Going After the “Worst of the Worst”

By: Beth Gosselin


Keeping communities safe by combating firearms trafficking and violent crime - both part of the core mission of the Bureau of Alcohol, Tobacco, Firearms and Explosives (ATF). Firearm siting on top of a pile of moneyRecently, ATF, along with U.S. Attorney Thomas Walker and the Eastern District of North Carolina United States Attorney's Office (USAO), highlighted the success of this mission in Sharpsburg, N.C. The leader of a violent criminal drug enterprise, Tovaris Battle, stole firearms and bought them illegally from drug users in order to further his criminal organization.

ATF along with partner law enforcement agencies investigated Battle and his organization from May 2011 to July 2013. The investigation revealed these illegally-obtained weapons were used in a number of crimes. Members of the gang were involved in numerous kidnappings and a home invasion which resulted in the shooting of one occupant of the house and extreme violence against other occupants during the gangs search for drugs and money.

"Gangs remain key distributors of illegal narcotics in the United States and are negligent and indifferent in their use of firearms to commit violence and intimidation in order to accomplish their criminal goals," said Special Agent Tim Graden, a veteran ATF Agent and key figure in the success of this case. "Because criminal organizations frequently use firearms, ATF uses its expertise in illegal firearms trafficking deterrence and enforcement to address violent crime and gang activity."

The success of ATF's mission to fight violent crime is dependent upon the positive working relationships between ATF and our state and local counterparts. Throughout this case, ATF worked side-by-side with the Rocky Mount Police Department, Wilson, Nash and Edgecombe County Sheriff's Office and the Drug Enforcement Administration (DEA) to identify the "worst of the worst" offenders. This partnership used strategic law enforcement techniques such as surveillance, confidential informants and cooperating defendant interviews to charge and successfully prosecute gang members.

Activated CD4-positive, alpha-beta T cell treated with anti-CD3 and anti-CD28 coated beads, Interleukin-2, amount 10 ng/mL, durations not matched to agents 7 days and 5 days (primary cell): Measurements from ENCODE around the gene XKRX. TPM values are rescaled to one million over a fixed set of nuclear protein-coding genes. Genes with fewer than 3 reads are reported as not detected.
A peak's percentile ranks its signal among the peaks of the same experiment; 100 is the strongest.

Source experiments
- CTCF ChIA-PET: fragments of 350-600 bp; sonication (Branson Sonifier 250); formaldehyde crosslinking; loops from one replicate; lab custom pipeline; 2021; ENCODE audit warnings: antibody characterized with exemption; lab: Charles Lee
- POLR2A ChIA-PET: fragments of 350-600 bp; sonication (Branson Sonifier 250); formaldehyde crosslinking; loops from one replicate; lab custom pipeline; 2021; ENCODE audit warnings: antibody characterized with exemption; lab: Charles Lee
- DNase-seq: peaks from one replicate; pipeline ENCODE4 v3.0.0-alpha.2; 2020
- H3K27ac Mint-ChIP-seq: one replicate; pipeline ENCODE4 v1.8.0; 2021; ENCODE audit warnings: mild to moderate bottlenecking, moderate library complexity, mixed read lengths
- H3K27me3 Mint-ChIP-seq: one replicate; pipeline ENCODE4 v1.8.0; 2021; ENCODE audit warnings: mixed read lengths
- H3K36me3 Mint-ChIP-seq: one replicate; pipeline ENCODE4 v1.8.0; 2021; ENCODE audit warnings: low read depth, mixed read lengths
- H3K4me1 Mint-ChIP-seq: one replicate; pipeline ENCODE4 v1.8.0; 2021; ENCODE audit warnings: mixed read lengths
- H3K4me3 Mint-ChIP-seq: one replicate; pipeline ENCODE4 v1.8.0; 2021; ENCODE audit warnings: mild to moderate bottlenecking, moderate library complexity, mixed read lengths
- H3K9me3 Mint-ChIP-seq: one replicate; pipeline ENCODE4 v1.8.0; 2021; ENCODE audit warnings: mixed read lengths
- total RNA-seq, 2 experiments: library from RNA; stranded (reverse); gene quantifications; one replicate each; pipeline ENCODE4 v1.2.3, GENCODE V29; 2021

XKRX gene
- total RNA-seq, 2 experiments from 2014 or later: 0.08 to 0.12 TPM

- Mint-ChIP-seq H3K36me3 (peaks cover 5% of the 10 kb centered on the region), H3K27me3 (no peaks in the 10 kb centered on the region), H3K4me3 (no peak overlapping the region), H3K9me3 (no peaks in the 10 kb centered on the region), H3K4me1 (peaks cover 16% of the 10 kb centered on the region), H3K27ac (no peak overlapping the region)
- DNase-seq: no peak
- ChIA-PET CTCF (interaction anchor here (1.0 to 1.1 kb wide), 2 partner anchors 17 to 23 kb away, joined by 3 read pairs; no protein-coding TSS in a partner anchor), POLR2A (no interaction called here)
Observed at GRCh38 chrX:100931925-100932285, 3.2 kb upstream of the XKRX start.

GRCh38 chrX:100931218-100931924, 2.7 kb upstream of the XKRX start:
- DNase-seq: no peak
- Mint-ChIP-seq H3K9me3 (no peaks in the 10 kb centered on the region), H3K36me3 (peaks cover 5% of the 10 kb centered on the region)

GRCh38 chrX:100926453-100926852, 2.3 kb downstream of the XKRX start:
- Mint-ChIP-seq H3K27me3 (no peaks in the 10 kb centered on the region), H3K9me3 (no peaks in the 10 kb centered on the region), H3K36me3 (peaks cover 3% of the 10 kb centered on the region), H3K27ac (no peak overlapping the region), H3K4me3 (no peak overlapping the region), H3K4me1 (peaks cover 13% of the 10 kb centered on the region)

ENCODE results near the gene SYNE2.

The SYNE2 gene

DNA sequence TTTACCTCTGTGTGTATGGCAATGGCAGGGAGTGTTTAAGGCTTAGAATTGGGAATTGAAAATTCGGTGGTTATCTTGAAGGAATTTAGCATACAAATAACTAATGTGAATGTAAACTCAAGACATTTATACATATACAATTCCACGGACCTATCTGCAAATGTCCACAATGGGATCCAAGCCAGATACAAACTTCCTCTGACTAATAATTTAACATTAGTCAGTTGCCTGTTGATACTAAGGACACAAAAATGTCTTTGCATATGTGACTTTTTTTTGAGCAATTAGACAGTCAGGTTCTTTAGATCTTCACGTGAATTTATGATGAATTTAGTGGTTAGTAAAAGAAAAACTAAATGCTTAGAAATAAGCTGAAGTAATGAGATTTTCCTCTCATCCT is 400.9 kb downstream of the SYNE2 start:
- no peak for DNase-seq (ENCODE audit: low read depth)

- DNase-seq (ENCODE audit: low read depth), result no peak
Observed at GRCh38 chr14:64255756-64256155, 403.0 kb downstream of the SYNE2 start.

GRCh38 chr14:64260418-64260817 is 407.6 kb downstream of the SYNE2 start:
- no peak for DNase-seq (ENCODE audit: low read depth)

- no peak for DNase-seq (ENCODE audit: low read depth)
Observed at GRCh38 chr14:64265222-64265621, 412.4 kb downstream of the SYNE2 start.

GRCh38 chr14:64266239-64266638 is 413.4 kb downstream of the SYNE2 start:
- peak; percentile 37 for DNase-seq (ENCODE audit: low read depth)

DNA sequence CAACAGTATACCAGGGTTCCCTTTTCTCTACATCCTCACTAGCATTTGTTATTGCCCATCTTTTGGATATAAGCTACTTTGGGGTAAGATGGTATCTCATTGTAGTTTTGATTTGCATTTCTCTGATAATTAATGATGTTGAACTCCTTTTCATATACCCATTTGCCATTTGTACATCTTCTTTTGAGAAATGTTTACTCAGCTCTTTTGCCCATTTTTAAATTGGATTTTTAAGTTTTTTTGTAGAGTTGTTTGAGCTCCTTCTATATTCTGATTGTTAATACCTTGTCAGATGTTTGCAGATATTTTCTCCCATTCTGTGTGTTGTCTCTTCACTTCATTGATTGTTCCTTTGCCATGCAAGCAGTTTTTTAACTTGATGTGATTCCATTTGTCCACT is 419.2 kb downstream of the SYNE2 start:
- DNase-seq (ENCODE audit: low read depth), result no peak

Chief United States District Judge James C. Dever, III sentenced the leader of this gang to life imprisonment plus 120 months on Nov. 18, 2014. Twelve additional members and associates of the gang received sentences ranging from three to 40 years in federal prison. The sentences were based upon their earlier guilty pleas to firearm charges and the distribution of large quantities of cocaine and cocaine base (crack) in the Sharpsburg area.

"ATF stands up for the citizen who lives in fear of the gang in their neighborhood ? the one trying to recruit a child at school, the one selling drugs on the block, the one whose stray bullet ended the life of their neighbor's child," added Charlotte Field Division Special Agent in Charge Wayne L. Dixie, Jr. "ATF fights these acts of violence and removes violent crime from the street to create a safer community."

Read more here: https://www.atf.gov/press/releases/2015/01/012715-char-thirteen-sentenced-for-narcotic-distribution-and-violent-home-invasions.html

Last Reviewed January 29, 2019